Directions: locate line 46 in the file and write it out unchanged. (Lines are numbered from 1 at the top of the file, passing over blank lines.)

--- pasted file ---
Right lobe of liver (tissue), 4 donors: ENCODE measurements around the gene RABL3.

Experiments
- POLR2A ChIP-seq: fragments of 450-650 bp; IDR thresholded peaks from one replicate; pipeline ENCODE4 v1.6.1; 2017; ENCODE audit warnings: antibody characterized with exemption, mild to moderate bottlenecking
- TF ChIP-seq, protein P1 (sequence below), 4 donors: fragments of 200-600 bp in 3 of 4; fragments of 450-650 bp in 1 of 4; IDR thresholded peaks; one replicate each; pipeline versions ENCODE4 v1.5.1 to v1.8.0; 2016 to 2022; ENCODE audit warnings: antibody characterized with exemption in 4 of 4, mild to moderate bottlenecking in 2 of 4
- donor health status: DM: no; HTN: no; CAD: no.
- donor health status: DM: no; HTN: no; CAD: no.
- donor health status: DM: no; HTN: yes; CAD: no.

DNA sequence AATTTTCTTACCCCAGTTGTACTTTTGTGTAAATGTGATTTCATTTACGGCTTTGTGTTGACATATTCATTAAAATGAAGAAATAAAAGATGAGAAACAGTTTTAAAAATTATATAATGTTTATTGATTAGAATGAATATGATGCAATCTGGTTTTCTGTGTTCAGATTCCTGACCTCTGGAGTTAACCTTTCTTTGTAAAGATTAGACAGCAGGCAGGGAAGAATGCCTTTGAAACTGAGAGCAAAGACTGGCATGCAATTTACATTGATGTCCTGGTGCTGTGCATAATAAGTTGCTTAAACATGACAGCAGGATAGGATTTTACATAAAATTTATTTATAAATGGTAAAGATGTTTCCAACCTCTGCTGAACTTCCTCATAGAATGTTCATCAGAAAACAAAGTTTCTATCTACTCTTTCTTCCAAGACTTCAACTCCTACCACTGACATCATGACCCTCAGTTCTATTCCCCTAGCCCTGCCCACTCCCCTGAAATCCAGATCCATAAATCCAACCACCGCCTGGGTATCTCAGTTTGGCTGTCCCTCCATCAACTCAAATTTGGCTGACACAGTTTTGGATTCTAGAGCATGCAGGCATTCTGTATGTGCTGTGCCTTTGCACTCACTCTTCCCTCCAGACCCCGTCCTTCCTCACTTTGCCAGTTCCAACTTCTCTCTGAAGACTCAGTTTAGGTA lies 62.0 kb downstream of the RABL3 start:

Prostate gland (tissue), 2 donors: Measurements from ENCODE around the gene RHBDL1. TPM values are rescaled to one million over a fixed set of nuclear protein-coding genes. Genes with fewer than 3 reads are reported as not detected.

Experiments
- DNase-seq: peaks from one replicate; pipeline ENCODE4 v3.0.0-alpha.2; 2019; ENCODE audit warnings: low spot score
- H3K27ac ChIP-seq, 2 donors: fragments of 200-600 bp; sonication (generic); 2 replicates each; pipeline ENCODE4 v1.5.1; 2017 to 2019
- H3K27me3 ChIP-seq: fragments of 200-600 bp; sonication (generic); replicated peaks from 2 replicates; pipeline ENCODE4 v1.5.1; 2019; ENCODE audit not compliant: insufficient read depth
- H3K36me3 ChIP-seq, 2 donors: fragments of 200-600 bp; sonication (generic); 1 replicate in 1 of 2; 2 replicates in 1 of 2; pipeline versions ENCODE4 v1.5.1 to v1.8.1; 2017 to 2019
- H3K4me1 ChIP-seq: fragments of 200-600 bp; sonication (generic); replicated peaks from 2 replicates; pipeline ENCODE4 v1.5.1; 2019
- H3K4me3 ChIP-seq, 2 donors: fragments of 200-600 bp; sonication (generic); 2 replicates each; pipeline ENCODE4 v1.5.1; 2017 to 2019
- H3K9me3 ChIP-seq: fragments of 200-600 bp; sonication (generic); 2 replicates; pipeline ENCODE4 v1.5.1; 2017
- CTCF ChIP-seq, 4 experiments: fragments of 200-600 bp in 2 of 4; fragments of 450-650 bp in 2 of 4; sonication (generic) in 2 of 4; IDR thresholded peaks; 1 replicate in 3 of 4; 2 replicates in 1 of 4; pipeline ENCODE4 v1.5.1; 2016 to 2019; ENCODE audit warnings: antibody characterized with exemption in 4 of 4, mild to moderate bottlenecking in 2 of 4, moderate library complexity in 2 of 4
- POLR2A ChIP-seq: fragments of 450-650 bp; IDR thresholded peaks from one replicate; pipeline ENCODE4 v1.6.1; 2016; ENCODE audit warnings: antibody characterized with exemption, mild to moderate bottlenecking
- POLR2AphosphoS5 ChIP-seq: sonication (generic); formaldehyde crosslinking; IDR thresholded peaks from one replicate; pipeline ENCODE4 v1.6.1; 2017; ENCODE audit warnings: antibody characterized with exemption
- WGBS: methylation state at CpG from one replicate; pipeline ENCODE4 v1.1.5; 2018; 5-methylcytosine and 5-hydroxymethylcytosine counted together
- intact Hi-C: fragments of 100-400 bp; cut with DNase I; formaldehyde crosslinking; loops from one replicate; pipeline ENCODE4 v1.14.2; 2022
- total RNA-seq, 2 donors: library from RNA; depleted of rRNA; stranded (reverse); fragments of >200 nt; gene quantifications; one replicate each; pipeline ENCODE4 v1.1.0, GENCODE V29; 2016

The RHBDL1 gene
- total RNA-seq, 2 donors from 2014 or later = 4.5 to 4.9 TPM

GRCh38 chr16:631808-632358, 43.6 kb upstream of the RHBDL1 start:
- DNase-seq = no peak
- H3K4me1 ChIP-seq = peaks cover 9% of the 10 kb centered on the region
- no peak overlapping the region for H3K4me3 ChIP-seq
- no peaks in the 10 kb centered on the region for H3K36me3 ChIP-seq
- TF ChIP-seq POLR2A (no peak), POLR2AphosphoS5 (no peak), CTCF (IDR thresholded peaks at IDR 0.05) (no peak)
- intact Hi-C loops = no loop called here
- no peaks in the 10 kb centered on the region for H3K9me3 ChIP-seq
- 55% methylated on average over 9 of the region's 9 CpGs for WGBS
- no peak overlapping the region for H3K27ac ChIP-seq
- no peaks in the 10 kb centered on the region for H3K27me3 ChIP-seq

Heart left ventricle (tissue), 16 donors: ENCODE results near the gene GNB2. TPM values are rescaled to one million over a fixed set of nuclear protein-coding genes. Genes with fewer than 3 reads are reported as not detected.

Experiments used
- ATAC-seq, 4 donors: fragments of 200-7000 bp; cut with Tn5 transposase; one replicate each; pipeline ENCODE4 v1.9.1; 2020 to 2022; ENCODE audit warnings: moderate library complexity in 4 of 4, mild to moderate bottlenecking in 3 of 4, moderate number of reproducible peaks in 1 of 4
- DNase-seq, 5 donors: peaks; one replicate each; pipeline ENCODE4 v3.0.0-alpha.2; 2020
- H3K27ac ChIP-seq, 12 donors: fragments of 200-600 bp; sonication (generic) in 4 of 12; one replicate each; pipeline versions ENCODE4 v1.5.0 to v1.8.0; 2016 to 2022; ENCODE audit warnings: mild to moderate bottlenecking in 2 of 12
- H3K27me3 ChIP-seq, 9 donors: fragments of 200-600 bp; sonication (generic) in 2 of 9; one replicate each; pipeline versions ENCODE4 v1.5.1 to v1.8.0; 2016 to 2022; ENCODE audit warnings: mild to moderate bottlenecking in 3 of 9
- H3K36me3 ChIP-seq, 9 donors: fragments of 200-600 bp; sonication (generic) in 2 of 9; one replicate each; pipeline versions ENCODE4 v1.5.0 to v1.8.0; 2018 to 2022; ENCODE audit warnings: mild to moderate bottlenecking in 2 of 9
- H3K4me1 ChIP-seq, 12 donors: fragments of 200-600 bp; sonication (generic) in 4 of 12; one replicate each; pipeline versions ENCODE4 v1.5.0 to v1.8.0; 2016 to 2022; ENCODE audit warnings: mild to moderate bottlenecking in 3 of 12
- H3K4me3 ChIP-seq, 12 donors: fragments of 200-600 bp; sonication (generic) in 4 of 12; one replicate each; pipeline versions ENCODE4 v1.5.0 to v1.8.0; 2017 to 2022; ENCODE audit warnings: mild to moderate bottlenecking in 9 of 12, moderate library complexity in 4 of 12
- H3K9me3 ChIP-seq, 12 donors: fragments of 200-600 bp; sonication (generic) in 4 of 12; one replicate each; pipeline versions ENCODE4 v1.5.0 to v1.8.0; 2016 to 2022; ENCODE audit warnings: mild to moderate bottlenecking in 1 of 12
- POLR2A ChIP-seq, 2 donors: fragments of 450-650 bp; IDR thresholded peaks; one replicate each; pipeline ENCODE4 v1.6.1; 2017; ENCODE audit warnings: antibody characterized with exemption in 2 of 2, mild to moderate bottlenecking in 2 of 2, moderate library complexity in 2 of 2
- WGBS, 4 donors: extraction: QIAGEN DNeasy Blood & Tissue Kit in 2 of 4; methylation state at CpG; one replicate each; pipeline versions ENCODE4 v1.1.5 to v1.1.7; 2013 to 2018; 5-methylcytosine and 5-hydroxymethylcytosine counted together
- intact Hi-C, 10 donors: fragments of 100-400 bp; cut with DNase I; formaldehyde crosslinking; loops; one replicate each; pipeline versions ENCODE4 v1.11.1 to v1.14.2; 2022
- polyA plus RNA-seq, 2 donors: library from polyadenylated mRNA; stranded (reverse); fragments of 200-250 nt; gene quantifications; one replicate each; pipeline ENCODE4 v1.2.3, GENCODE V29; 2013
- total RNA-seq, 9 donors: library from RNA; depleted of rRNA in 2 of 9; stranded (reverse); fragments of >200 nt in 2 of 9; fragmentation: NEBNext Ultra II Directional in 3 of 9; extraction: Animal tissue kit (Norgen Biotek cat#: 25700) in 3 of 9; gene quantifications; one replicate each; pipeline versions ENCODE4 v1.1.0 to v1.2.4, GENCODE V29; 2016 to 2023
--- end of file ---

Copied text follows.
- H3K9me3 ChIP-seq, 12 donors: fragments of 200-600 bp; sonication (generic) in 4 of 12; one replicate each; pipeline versions ENCODE4 v1.5.0 to v1.8.0; 2016 to 2022; ENCODE audit warnings: mild to moderate bottlenecking in 1 of 12